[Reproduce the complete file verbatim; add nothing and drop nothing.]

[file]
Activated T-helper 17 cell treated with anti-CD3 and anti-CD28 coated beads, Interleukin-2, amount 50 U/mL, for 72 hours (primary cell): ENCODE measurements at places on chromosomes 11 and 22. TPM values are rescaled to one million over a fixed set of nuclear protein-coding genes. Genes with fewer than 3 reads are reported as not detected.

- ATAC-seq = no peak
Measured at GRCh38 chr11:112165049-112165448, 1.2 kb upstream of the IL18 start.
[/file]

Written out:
Activated T-helper 17 cell treated with anti-CD3 and anti-CD28 coated beads, Interleukin-2, amount 50 U/mL, for 72 hours (primary cell): ENCODE measurements at places on chromosomes 11 and 22. TPM values are rescaled to one million over a fixed set of nuclear protein-coding genes. Genes with fewer than 3 reads are reported as not detected.

- ATAC-seq = no peak
Measured at GRCh38 chr11:112165049-112165448, 1.2 kb upstream of the IL18 start.